Steel’s arrival heralds start of VFW’s recovery

VFW 1860 members Jeff Cook, left, Cary Troxell, center, and J.D. Donahue, right, offload steel that was received Friday as members start on the path to a new building after fire destroyed their former post in July 2015. Rich Cooley/Daily

FRONT ROYAL — Jeff Cook, the commander of the Front Royal Veterans of Foreign Wars Post 1860, was standing out in the cold at the site of the former post building Friday morning.

There were other people watching with him — Front Royal Mayor Hollis Tharpe, Warren County Board of Supervisors member Dan Murray, volunteers and other members of the post — as a construction vehicle unloaded steel from a truck in the parking lot.

Two years ago, the post’s building, an old wooden structure, burned down. A former employee of the post, Leslie Rose Deavers, has been charged with arson and embezzlement; her trial is set for March.

For Cook, seeing the steel come in was a sign of recovery from a devastating event. He hopes that, in just a few months, it will form the backbone of a replacement building.

“These guys did time in ‘Nam, in the thick of stuff, and I’m not saying that they’ve got a foot in the grave, but they’re older; we’re an aging post,” Cook said, pointing at some of the other members. “For those guys to live for all these years, to see their building burnt down that they put time and effort into, that was huge. And if we could get this building done, it gives them something to keep going on.”

Although the organization has already purchased the steel for the new building from Olympia Steel, there is still a long process ahead before the post recovers from the fire.

The location of the post is below Front Royal’s floodline, meaning that the group will need to fork over more than $100,000 for a platform that the new building can stand on. They need to receive permits from the Town of Front Royal and from the Warren County Board of Supervisors.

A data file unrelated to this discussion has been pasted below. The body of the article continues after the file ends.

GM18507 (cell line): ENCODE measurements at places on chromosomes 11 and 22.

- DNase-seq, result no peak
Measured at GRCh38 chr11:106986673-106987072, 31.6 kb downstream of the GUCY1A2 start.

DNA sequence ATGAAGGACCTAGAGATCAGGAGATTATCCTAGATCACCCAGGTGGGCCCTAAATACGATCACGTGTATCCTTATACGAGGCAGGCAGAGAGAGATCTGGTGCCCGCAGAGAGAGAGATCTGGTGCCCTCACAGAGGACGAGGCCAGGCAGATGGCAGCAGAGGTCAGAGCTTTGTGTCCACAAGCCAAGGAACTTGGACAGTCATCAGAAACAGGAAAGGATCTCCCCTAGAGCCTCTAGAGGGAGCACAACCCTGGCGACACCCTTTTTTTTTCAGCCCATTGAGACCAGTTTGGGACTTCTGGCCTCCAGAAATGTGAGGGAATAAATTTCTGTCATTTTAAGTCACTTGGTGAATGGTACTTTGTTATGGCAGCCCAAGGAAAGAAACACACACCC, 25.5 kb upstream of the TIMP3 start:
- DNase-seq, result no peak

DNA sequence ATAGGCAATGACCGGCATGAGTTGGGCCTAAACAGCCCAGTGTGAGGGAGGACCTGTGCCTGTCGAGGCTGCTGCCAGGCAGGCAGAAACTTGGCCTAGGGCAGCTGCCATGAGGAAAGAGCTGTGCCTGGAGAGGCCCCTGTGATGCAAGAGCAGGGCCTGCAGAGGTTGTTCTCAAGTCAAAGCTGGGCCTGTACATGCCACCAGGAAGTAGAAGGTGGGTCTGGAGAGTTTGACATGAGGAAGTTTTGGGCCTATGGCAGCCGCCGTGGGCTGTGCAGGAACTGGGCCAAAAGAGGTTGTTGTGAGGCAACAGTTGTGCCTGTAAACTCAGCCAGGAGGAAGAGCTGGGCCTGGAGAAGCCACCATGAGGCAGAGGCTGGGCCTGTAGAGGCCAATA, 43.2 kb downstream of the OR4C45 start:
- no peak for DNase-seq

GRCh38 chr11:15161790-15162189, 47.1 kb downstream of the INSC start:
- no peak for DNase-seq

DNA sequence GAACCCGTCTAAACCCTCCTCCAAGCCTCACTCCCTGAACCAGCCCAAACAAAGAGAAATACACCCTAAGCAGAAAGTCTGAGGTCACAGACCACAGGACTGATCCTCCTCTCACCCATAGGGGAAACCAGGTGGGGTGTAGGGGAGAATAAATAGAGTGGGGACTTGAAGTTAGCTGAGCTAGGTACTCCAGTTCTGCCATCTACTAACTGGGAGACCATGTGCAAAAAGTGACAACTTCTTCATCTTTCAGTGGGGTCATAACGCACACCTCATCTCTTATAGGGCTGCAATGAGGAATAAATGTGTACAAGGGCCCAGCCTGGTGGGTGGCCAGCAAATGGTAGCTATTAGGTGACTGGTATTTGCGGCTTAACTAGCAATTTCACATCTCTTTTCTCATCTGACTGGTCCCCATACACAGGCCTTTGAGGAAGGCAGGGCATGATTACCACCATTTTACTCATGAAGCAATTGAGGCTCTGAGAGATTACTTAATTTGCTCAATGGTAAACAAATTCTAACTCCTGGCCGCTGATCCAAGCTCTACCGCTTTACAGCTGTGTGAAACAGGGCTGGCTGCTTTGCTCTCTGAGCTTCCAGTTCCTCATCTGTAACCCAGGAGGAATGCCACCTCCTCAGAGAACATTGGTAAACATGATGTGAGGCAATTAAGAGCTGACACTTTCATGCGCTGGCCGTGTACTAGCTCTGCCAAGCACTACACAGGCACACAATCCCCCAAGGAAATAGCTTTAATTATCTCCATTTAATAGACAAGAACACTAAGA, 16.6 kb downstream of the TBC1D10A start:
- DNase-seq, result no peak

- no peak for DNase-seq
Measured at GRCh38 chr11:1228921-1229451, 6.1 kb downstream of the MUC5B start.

Cook is confident that they will receive those permits.

“We’ve had a lot of support locally,” Cook said. “It’s taken two years to get here, so we’ve already talked to the town and the county. So we know what the limitations and guidelines are.”

Hollis Tharpe, the mayor of Front Royal, and Dan Murray, a member of the Warren County Board of Supervisors, both arrived at the event at 7 a.m.

Murray, whose father was a commander of a VFW post, voiced his support for the post, for veterans and for their new plans.

“This was a catastrophic loss, and this impacted a lot of lives,” Murray said. “For your older gentlemen, a lot of them, stopping in at lunchtime, it’s a part of their life, it’s a routine that was lost. And we need to bring a life back to them.”

Tharpe, meanwhile, said that the VFW gives older veterans “meaning.”

“We’re working with the VFW to get them back in business, to get them back and running,” Tharpe said.

The post has had meetings at the American Legion location in Front Royal. But without a building, Murray said, the post is going to have difficulty recruiting new members who could benefit from the services and the camaraderie the post has to offer, and who could benefit the community through the work the group does.

“Membership is hard to get today,” Murray said. “And if you don’t have brick and mortar, it’s even harder to get membership.”

That’s why Murray thinks it’s crucial for the post to get a new building and to get as much help from the town and the county as the two governments can provide.

“For this kind of project, the work involved, they need total cooperation from the county and the town through planning and zoning to work with the post to get this up,” Murray said.

But even with permits, the group still has a lot of work ahead of them.

The post has to restore its finances to what they were before the fire. The group received around $170,000 in 2016, according to returns it filed with the Internal Revenue Service.

That’s $100,000 more than it received in any year between 2013 and 2015, but it still isn’t enough to build and furnish a new building. And Cook said the group did not have enough insurance on their old building to rebuild it.

For now, Cook said, the group will have to rebuild one piece at a time.

“We’ll have to do some significant fundraising–sell blood, rob banks, whatever we’ve got to do,” Cook joked.

He later added, “You’ve got to have a sense of humor. It’s been two years of pain and frustration.”